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Stanford Researchers Build First Carbon-Nanotube Computer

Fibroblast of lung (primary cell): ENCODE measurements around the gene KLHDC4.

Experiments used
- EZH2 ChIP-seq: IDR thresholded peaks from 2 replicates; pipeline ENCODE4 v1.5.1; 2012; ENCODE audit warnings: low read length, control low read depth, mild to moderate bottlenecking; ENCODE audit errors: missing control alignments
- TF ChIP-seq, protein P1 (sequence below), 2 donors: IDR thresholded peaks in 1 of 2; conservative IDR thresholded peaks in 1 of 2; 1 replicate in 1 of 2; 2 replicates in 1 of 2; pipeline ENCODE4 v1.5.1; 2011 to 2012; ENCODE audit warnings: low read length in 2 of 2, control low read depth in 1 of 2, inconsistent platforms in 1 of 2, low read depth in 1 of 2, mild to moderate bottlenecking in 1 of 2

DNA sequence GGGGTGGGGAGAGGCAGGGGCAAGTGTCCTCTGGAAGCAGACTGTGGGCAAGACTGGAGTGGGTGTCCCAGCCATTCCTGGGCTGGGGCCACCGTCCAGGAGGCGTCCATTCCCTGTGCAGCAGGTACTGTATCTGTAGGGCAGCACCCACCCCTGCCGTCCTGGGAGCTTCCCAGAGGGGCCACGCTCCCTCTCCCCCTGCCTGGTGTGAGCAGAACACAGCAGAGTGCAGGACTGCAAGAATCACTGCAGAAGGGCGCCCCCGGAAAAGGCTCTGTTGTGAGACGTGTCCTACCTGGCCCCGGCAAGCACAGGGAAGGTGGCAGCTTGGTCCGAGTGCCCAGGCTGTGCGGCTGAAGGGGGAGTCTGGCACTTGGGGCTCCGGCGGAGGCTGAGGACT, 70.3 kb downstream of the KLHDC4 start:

Stanford University researchers have created the first working computer built exclusively using carbon-nanotube transistors. The computer can run a basic operating system, perform calculations, and switch between multiple processes running at the same time. The announcement is significant because researchers are looking for ways to replace silicon in transistors in order to create faster processors and higher-performing computers. The first nanotube transistor was developed in 1998. Researchers worldwide have been working to overcome problems inherent in growing carbon nanotubes and ensuring that the resulting device has no flaws that would impede its use. The Stanford researchers made the system on a single wafer with 197 dies. Each die contains five nanotube computers. Each computer consists of 178 carbon nanotube transistors. The device was made with standard chip-fabrication techniques and design tools, which would make the systems suitable for production in conventional facilities. Stanford professor Philip Wong said the system is a rudimentary first step in developing this type of computer. They published their research in Nature. (The Wall Street Journal)(Stanford News Service)(Nature -- 1) (Nature -- 2) 

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